Lawmakers say alcohol on 2023 session agenda

Powerful state lawmakers are signaling their desire to address New Mexico’s worst-in-the-nation rate of alcohol-related deaths in the upcoming session, including by changing how alcohol is taxed. Sen. George Muñoz, D-Gallup, chair of the influential Senate Finance Committee, said he supports raising statewide alcohol taxes, among the most effective measures for curbing excessive drinking. Senate President Pro Tem Mimi Stewart, D-Albuquerque, agreed the state’s rates “are probably not at the level they need to be,” and raising them “should be part of the solution” to the state’s alcohol crisis. Rep. Patricia Lundstrom, D-Gallup, chair of the House committee that crafts the state budget, acknowledged “we do not have the balance right” between businesses that profit from selling alcohol and people harmed by consuming it and said in the coming session she expected “legislation to come through that is going to cost money.”

In August, lawmakers on health, criminal justice, and economic committees voiced concern about New Mexico’s alcohol problems. Many attributed the flurry of interest to a New Mexico In Depth investigative series, which showed the state’s alcohol-related death rate has risen continuously for decades and is far above any other state’s. “I really didn’t realize how bad we were on alcohol deaths until I read all of those articles,” said Stewart.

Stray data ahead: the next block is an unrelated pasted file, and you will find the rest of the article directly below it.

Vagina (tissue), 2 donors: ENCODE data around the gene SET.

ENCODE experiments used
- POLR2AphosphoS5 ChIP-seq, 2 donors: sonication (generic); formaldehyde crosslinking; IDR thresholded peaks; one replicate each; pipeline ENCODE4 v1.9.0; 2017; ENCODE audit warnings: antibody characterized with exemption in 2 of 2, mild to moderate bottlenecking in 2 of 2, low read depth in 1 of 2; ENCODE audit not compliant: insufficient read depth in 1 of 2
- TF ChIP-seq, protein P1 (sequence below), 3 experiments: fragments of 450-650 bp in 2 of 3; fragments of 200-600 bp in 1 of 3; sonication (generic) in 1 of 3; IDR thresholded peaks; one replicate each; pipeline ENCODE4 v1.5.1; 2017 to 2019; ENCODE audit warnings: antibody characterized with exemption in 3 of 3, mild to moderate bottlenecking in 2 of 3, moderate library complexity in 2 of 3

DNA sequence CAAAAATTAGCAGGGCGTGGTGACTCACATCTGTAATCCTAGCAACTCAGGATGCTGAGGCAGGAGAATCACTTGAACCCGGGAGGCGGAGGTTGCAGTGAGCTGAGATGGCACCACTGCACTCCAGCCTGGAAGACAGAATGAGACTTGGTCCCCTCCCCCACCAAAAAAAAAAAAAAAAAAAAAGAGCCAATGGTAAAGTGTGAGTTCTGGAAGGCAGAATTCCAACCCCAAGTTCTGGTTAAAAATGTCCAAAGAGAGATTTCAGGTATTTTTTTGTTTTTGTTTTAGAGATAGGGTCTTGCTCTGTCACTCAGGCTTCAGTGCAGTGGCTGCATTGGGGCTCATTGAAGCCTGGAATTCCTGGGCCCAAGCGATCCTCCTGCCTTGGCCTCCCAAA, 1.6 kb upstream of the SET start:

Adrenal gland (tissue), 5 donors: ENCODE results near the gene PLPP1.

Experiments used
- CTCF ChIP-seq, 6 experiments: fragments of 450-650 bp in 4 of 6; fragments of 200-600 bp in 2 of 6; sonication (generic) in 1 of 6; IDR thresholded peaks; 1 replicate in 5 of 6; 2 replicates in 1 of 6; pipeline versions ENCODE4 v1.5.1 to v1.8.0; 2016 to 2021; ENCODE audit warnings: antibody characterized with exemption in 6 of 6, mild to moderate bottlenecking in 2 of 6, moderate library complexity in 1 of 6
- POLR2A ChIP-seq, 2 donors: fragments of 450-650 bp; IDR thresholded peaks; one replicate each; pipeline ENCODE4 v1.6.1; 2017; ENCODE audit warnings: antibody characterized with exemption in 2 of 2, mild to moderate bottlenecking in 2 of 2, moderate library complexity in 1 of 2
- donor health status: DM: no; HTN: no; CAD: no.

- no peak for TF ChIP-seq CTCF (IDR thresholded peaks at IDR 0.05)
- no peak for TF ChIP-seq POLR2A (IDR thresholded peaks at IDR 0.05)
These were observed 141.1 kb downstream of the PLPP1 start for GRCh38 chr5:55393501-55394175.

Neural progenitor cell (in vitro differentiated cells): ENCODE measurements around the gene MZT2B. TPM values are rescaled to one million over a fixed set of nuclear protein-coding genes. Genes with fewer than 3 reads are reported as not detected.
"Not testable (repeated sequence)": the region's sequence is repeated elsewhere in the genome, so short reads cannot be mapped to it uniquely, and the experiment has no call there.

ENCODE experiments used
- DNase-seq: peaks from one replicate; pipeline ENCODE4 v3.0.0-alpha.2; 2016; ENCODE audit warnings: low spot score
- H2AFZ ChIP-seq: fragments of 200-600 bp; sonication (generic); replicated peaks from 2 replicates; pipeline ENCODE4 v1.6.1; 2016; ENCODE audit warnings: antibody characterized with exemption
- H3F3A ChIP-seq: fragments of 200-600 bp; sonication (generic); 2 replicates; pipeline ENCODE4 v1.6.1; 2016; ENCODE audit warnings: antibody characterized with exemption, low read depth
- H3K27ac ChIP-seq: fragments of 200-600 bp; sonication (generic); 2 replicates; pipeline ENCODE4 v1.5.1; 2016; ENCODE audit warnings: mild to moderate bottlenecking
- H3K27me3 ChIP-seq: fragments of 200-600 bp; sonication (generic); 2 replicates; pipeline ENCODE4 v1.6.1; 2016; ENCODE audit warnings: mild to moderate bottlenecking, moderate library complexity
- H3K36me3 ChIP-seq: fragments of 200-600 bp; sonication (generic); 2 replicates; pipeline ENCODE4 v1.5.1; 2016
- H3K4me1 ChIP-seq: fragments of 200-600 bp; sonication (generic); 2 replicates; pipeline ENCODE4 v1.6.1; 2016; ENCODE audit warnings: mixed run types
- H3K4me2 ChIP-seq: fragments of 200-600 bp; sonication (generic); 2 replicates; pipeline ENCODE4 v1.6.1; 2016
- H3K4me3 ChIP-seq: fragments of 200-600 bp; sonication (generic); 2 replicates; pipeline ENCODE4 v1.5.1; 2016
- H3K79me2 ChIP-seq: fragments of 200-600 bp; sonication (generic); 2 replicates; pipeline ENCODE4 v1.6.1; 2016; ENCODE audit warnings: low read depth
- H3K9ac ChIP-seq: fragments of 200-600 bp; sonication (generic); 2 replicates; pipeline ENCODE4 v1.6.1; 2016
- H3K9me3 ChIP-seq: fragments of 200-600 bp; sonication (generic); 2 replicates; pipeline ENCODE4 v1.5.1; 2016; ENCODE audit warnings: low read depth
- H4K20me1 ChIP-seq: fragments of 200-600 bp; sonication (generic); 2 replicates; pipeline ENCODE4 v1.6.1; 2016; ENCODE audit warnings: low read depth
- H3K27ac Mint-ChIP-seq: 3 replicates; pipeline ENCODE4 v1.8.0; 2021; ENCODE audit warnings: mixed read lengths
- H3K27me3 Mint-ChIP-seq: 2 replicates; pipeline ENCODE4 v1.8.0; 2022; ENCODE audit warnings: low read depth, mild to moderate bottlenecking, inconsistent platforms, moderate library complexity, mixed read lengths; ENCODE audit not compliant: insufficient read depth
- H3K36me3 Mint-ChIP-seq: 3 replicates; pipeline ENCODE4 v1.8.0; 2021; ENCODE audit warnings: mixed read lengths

Will carbon capture help clean New Mexico’s power, or delay its transition?

Shiprock, a sacred site to the Diné (Navajo People) is seen in the distance, the view mired in a smoky haze. Credit: Jeremy Wade Shockley / for the Energy News Network

As New Mexico lawmakers were putting the finishing touches on landmark legislation to help workers and communities transition from the closure of the state’s largest coal plant, the city of Farmington had other plans. 

“We have reached a milestone that few people thought remotely possible,” City Manager Rob Mayes told the local newspaper in February 2019. An agreement was announced between the city and a New York holding firm called Acme Equities to keep the aging San Juan Generating Station operating past its scheduled 2022 retirement date. The state’s largest utility, Public Service Company of New Mexico, or PNM, had planned to retire the massive coal-fired power plant, eliminating hundreds of jobs and millions in local tax revenue that the 2019 Energy Transition Act intended to address. After working behind the scenes for months, though, local officials instead threw their support behind an obscure real estate hedge fund promising to keep the plant and its associated mine open by installing the largest carbon capture system on a power plant to date — by far. The $1.4 billion plan baffled energy-economics experts.

New Mexico’s coal transition law still faces an uncertain timeline